Who can mentor a FIRST® Robotics Competition team?
Mentors are individuals from all backgrounds and disciplines who work with students to share their knowledge and guide them through the season. Many Mentors contribute on a weekly basis during the program season, or support the team with subject matter expertise on an as needed basis. Teams may have additional or more specialized roles or combine roles as needed.
Who can start a FIRST® Robotics Competition team?
Anyone with an interest in changing lives through STEM can start a team – educators, parents, anyone with the time and motivation. Most teams in Washington are school-based. Others are formed through community organizations such as 4-H, YMCA, Girl Scouts, Boy Scouts, Boys & Girls Clubs, homeschool groups, religious organizations, and even neighborhood groups of friends. If you want to start a school-based team, contact a teacher or administrator to get started.
What is the FIRST® Youth Protection Program (YPP)?
The purpose of the FIRST® Youth Protection Program (FIRST® YPP) is to provide Coaches, Mentors, Volunteers, employees, others working in FIRST® programs, team members, parents, and guardians of team members with information, guidelines, and procedures to create safe environments for everyone participating in FIRST® programs.
The FIRST® YPP sets minimum standards recommended for all FIRST® activities. Adults working in FIRST® programs must be knowledgeable of the standards set by the FIRST® YPP, as well as those set by the school or organization hosting their team.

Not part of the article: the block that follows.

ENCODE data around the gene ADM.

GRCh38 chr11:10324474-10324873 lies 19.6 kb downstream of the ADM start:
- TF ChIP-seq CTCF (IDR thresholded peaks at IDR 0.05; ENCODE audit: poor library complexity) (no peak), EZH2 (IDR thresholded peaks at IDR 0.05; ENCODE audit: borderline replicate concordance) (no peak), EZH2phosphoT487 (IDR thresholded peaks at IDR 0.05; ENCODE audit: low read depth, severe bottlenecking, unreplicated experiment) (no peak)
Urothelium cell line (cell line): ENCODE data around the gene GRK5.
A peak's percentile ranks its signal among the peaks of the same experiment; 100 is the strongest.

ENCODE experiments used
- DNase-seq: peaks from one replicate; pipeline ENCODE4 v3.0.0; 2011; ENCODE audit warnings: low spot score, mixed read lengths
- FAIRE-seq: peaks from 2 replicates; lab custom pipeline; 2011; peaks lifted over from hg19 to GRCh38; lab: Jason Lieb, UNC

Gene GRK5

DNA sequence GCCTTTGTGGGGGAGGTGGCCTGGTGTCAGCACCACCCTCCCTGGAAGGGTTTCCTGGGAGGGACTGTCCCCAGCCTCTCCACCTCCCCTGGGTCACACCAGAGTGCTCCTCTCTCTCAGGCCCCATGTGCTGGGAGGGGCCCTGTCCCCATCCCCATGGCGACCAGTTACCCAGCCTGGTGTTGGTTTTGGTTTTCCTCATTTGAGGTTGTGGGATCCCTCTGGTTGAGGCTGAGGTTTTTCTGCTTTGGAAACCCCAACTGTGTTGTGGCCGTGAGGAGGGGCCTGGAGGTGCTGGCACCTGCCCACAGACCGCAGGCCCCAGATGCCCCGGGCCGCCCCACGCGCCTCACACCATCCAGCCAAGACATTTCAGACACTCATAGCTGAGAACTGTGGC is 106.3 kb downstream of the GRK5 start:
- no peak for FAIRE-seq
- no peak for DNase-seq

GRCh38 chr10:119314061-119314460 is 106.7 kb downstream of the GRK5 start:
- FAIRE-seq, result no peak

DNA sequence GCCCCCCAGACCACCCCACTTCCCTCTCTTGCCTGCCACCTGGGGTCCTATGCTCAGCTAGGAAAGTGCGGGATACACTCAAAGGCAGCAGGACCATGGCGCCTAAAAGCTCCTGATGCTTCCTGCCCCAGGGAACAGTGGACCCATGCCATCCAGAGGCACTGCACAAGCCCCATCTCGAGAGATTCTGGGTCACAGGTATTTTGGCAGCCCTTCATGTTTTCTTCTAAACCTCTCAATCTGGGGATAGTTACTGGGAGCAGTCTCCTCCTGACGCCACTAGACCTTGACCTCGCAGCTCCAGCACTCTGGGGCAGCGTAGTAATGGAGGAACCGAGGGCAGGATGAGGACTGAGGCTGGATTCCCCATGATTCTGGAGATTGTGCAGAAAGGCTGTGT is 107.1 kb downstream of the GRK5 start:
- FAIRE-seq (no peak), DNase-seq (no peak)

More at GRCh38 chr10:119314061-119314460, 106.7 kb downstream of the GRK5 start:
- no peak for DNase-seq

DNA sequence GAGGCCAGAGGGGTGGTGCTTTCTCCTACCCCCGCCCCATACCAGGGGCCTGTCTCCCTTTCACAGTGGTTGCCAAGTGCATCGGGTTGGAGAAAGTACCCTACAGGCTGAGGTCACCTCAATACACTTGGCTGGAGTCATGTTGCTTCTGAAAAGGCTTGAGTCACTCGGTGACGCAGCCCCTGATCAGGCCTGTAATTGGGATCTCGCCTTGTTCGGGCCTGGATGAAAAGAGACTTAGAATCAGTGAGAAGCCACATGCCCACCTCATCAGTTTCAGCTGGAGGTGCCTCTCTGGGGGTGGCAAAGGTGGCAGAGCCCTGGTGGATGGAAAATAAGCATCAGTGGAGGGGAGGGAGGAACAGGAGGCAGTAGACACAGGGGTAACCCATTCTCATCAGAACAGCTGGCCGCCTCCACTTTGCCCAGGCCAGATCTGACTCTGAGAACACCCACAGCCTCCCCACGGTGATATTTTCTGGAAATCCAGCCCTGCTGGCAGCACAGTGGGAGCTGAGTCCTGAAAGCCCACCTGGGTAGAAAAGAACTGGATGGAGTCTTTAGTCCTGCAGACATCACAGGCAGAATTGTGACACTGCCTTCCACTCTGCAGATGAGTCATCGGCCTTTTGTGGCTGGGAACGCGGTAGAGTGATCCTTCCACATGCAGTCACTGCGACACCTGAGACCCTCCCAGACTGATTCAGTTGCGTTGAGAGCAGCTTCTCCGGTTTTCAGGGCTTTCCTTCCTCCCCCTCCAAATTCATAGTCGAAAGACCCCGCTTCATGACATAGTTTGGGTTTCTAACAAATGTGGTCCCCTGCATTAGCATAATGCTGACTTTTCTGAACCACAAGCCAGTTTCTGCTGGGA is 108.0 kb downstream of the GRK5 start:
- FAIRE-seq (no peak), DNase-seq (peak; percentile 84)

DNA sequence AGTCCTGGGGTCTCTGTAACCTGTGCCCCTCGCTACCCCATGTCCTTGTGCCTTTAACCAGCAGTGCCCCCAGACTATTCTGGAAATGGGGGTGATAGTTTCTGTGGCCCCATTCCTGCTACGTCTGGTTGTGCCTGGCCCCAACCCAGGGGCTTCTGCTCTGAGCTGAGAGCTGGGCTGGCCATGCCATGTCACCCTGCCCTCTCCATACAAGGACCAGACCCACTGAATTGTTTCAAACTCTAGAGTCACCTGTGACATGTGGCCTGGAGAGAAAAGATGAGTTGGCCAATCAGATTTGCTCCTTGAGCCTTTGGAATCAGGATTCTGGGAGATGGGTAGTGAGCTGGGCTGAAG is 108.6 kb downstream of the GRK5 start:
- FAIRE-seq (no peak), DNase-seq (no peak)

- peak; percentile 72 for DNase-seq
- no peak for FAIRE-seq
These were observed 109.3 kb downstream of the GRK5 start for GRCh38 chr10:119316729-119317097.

FIRST expects all teams in the United States and Canada to adhere to all provisions of the FIRST YPP.
How can I find a team to join?
Washington State has around 100 FIRST® Robotics Competition teams each year. Teams are formed in schools, community organizations, and neighborhoods. They can be formed by any interested adult willing to facilitate the team logistics.
Within Washington, many FIRST® Robotics Competitions teams are formed through schools, so the first place to look for opportunities to join a team is with your child’s school. Generally, the school-based teams are open only to students attending that institution because interest often exceeds capacity. If your child’s school does not currently have a team, you may want to work with a teacher or administrator there to help form a team within the school.
Other Washington teams are formed through community organizations such as 4-H, YMCA, Girl Scouts, Boy Scouts, or Boys & Girls Clubs. Generally, this is only one of many activities that the organization facilitates for its members, but if your child is interested in one of these organizations overall, this might be an avenue to pursue in your local area.
The remaining teams in Washington are formed through homeschool groups, religious organizations or neighborhood groups of friends. While these groups are not specifically closed to other students, they do not usually engage in recruiting members.
Since finding an opportunity with an existing team may be difficult, many experienced coaches and parents advise families new to the program to start their own team. The benefits to your child and for those who have an opportunity to participate are well worth the effort. If you need additional resources or encouragement, contact us at FIRST® Washington.
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Who can coach a FIRST® Robotics Competition team?
Teachers, parents, and technology professionals all make excellent coaches. The coach must be 18 years or older and should have the desire to explore side-by-side with students and have good communication, prioritizing, and multitasking skills. The coach’s role is to facilitate instruction and optimize the learning experience of the team members by allowing independent thought. Direct adult involvement or intervention during the problem-solving process is strongly discouraged.
Coaches handle all the operational details: where and when to meet, organizing help for snacks, team costumes, etc. Coaches do not need technical expertise, but must be willing to acquire some basic knowledge of the program.